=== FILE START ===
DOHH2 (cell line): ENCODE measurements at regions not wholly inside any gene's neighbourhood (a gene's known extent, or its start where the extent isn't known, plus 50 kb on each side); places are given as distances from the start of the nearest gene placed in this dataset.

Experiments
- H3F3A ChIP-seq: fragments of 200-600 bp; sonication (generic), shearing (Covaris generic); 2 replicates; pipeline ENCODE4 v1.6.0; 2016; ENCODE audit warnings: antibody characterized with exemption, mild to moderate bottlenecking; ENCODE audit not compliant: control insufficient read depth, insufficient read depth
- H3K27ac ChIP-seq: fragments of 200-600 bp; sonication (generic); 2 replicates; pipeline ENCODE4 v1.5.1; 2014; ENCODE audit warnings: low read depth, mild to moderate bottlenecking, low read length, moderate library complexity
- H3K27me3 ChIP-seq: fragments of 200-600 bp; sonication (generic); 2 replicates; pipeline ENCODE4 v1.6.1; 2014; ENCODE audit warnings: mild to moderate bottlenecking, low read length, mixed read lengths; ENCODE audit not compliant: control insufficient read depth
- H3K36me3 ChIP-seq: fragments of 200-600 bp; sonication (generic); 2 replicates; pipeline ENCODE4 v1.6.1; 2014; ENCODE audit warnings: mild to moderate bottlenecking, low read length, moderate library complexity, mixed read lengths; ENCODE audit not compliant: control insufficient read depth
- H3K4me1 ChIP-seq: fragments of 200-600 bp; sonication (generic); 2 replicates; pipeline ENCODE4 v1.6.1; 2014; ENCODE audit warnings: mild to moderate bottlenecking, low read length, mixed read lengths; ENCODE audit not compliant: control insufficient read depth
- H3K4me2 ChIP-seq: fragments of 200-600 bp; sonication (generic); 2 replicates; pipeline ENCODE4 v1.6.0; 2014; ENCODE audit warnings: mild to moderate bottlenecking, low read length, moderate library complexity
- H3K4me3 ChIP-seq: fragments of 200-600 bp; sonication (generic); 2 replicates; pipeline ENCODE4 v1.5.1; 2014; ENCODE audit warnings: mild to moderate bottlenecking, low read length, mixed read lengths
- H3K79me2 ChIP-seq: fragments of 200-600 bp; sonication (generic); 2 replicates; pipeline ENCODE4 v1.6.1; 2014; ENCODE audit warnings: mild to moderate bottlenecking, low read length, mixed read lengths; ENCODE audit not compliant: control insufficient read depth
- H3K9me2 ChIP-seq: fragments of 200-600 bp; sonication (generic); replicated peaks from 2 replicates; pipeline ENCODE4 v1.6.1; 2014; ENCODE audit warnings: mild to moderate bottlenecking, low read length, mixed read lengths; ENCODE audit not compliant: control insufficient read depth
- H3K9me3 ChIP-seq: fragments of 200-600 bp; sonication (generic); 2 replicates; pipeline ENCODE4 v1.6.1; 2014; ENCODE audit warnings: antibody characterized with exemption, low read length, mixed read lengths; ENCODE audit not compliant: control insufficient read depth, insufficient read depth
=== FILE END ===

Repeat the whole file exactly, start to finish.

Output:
DOHH2 (cell line): ENCODE measurements at regions not wholly inside any gene's neighbourhood (a gene's known extent, or its start where the extent isn't known, plus 50 kb on each side); places are given as distances from the start of the nearest gene placed in this dataset.

Experiments
- H3F3A ChIP-seq: fragments of 200-600 bp; sonication (generic), shearing (Covaris generic); 2 replicates; pipeline ENCODE4 v1.6.0; 2016; ENCODE audit warnings: antibody characterized with exemption, mild to moderate bottlenecking; ENCODE audit not compliant: control insufficient read depth, insufficient read depth
- H3K27ac ChIP-seq: fragments of 200-600 bp; sonication (generic); 2 replicates; pipeline ENCODE4 v1.5.1; 2014; ENCODE audit warnings: low read depth, mild to moderate bottlenecking, low read length, moderate library complexity
- H3K27me3 ChIP-seq: fragments of 200-600 bp; sonication (generic); 2 replicates; pipeline ENCODE4 v1.6.1; 2014; ENCODE audit warnings: mild to moderate bottlenecking, low read length, mixed read lengths; ENCODE audit not compliant: control insufficient read depth
- H3K36me3 ChIP-seq: fragments of 200-600 bp; sonication (generic); 2 replicates; pipeline ENCODE4 v1.6.1; 2014; ENCODE audit warnings: mild to moderate bottlenecking, low read length, moderate library complexity, mixed read lengths; ENCODE audit not compliant: control insufficient read depth
- H3K4me1 ChIP-seq: fragments of 200-600 bp; sonication (generic); 2 replicates; pipeline ENCODE4 v1.6.1; 2014; ENCODE audit warnings: mild to moderate bottlenecking, low read length, mixed read lengths; ENCODE audit not compliant: control insufficient read depth
- H3K4me2 ChIP-seq: fragments of 200-600 bp; sonication (generic); 2 replicates; pipeline ENCODE4 v1.6.0; 2014; ENCODE audit warnings: mild to moderate bottlenecking, low read length, moderate library complexity
- H3K4me3 ChIP-seq: fragments of 200-600 bp; sonication (generic); 2 replicates; pipeline ENCODE4 v1.5.1; 2014; ENCODE audit warnings: mild to moderate bottlenecking, low read length, mixed read lengths
- H3K79me2 ChIP-seq: fragments of 200-600 bp; sonication (generic); 2 replicates; pipeline ENCODE4 v1.6.1; 2014; ENCODE audit warnings: mild to moderate bottlenecking, low read length, mixed read lengths; ENCODE audit not compliant: control insufficient read depth
- H3K9me2 ChIP-seq: fragments of 200-600 bp; sonication (generic); replicated peaks from 2 replicates; pipeline ENCODE4 v1.6.1; 2014; ENCODE audit warnings: mild to moderate bottlenecking, low read length, mixed read lengths; ENCODE audit not compliant: control insufficient read depth
- H3K9me3 ChIP-seq: fragments of 200-600 bp; sonication (generic); 2 replicates; pipeline ENCODE4 v1.6.1; 2014; ENCODE audit warnings: antibody characterized with exemption, low read length, mixed read lengths; ENCODE audit not compliant: control insufficient read depth, insufficient read depth